All the best Jan
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    graham64
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    Re: The Fight Against Dietary Misinformation Continues… If we are to beat type 2 diabetes, the truth must be heard

    Post by graham64 on Thu Jan 18 2018, 22:52

    @Jan1 wrote:From Dr Malhotra
    The Fight Against Dietary Misinformation Continues…
    If we are to beat type 2 diabetes, the truth must be heard

    Article in Men's Health
    www.menshealth.co.uk/food-nutrition/the-fight-against-dietary-misinformation-continues

    This is a long article but well worth the read ...

    I have copied the 'final word' paragraph but do please read the full article using the link given above.
    (Diet Doctor site also highlighted this magazine piece recently)


    Final word
    So, where do we go from here?
    A systematic review of all randomised controlled trials comparing low fat (synonymous with low calorie) with low carbohydrate approaches for type 2 diabetes and important health markers, including those linked to heart disease and quality of life, is currently underway and the results will be published in the next few months. It is being conducted by the most eminent Cochrane academics in the fields of research methodology, Zbys Fedorowicz, Esther Van Zuuren and Professor of Diabetes at Leiden University Hanno Pijl.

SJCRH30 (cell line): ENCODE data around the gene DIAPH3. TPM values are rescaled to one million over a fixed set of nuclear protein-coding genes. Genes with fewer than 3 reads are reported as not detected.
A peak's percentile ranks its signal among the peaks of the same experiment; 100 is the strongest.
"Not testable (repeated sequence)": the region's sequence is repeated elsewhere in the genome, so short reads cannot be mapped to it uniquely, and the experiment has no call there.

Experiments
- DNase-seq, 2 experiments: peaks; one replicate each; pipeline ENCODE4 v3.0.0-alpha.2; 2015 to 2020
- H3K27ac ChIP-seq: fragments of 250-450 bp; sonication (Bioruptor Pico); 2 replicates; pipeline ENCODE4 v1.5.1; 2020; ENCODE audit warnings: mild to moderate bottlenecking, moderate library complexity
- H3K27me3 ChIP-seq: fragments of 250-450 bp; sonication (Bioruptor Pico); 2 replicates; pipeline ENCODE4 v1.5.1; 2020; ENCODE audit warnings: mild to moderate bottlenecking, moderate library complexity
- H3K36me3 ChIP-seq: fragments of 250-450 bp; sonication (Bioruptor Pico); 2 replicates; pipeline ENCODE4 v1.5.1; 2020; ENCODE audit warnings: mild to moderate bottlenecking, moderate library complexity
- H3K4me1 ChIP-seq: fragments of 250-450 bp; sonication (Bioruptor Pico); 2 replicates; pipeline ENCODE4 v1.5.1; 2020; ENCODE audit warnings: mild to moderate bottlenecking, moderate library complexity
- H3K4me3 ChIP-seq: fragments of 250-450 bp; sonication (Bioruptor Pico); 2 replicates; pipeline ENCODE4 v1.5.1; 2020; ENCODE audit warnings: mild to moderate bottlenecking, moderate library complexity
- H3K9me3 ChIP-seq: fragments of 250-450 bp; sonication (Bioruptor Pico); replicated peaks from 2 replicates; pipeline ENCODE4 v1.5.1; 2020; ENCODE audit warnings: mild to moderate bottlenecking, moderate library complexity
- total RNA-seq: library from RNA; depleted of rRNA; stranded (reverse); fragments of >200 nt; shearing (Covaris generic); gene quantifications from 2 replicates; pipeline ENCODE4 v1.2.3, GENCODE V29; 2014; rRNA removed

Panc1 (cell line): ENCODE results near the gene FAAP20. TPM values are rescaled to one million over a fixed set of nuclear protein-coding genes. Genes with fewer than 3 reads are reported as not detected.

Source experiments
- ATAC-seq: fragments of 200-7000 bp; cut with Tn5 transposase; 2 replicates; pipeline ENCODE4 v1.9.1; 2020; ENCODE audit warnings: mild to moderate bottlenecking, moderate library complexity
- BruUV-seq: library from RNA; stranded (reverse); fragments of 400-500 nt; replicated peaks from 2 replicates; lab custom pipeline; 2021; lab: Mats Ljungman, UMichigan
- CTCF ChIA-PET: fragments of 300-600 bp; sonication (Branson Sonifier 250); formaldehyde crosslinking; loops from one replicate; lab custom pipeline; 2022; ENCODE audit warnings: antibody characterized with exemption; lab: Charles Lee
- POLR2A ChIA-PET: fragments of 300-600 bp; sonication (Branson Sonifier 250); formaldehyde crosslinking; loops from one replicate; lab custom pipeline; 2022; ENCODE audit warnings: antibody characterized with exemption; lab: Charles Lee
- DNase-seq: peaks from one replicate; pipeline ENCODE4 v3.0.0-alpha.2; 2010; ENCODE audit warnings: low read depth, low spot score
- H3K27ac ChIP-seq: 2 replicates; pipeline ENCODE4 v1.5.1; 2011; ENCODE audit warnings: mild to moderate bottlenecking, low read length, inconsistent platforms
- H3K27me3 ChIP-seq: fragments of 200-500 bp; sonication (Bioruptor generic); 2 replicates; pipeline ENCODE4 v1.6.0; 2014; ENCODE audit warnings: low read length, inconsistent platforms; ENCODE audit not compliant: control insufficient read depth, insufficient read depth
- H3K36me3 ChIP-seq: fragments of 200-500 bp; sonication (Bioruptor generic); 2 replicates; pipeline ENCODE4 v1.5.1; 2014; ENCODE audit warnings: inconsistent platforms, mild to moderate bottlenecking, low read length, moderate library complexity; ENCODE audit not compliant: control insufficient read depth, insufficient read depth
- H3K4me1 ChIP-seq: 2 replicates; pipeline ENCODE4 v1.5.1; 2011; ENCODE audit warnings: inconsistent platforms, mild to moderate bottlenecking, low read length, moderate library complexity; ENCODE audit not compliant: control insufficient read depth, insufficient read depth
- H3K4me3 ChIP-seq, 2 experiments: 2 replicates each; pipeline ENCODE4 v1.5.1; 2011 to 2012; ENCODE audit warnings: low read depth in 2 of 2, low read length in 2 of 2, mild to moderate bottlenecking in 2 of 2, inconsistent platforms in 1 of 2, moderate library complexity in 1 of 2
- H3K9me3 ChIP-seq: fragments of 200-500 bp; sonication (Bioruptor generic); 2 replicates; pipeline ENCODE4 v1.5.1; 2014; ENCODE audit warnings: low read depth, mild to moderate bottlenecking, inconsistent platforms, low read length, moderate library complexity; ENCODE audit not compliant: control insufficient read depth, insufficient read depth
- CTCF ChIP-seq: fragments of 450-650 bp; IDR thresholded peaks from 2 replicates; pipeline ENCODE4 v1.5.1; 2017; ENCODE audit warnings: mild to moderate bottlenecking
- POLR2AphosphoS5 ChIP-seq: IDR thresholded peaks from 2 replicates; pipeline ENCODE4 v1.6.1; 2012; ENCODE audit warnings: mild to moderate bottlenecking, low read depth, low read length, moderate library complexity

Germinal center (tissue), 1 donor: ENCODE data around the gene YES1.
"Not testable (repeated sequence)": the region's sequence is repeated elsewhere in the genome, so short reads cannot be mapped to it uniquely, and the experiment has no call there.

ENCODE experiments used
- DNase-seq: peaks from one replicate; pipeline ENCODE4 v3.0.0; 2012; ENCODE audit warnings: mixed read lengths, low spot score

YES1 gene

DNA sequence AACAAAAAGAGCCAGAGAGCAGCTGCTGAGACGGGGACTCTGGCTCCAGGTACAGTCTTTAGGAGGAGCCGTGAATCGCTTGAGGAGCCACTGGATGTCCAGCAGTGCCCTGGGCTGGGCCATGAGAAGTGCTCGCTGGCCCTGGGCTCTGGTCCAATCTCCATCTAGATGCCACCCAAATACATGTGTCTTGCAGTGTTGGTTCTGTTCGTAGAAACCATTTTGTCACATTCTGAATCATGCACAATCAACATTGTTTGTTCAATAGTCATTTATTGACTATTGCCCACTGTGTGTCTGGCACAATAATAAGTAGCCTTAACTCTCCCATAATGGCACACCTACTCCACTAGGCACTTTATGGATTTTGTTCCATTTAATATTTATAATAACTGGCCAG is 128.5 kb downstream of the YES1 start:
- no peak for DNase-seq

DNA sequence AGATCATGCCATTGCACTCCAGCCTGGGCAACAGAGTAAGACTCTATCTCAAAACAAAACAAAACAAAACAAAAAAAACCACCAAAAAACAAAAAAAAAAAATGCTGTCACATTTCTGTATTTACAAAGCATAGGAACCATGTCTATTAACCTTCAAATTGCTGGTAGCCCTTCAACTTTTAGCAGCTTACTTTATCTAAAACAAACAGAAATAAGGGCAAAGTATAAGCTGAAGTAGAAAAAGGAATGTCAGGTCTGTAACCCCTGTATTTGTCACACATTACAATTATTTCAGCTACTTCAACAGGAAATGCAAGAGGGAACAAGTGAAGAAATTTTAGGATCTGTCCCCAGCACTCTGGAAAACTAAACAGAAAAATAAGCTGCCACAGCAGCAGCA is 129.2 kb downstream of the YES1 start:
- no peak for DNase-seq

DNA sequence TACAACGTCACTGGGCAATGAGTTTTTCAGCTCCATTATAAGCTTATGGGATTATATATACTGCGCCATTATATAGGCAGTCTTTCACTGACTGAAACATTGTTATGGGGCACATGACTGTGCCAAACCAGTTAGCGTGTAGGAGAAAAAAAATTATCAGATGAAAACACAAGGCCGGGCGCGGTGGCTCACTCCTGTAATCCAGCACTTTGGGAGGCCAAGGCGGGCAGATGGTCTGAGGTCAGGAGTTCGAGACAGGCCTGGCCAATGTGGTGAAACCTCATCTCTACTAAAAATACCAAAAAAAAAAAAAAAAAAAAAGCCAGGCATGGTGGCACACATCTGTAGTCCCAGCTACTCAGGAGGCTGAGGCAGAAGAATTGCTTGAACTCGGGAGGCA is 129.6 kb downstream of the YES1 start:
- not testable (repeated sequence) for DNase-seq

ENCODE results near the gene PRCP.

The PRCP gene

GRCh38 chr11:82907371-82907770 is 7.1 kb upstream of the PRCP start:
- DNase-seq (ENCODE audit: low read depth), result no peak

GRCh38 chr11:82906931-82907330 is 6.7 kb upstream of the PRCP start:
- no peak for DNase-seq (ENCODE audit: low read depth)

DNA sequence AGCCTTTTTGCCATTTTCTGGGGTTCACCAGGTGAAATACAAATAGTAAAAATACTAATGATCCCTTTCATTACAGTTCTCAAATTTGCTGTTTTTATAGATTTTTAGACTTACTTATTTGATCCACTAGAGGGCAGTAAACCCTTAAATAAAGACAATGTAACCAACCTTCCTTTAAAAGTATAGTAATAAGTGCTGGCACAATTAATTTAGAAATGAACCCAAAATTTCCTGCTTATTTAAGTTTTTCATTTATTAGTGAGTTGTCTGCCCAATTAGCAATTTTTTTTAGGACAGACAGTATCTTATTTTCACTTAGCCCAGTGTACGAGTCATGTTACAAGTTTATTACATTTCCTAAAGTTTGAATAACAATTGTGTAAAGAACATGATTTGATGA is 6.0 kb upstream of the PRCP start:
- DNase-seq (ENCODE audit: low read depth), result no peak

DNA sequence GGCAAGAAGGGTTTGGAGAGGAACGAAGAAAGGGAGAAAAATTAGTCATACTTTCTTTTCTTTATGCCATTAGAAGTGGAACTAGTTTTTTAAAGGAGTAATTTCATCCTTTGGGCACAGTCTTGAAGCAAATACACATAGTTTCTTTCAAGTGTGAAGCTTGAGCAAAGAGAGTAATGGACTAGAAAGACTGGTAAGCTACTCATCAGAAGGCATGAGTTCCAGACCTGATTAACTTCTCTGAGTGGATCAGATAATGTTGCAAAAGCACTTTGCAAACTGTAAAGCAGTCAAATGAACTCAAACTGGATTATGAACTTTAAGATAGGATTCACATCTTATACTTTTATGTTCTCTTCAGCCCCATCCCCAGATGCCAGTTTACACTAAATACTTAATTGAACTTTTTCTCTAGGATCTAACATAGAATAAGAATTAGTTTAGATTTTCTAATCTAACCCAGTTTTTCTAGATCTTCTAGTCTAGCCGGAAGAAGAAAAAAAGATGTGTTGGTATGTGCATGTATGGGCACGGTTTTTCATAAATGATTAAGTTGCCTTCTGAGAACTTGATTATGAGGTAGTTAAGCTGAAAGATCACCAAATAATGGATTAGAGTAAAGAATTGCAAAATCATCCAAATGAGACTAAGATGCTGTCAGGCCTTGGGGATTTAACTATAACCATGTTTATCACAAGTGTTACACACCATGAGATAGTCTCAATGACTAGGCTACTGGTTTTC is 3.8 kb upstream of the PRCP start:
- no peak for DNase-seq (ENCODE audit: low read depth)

Not only will they make direct comparisons but there will also be a review of the quality of the research methods in all the clinical trials.

    This will determine what the optimum dietary approach is for most people with type 2 diabetes and help give us the final answer to inform policy makers, doctors and the public of the best ways to help tackle a condition affecting hundreds of millions globally and the single most costly condition to the NHS.

    Whatever the outcome, the history of public health advocacy has taught us that the science alone is not sufficient in improving population health and opposition from powerful vested interests needs to be overcome. But one thing is clear:  that a diet free from processed food combined with regular activity, getting a good sleep, reducing stress and a strong sense of community could hold the secrets to a healthier and happier life.

    All the best Jan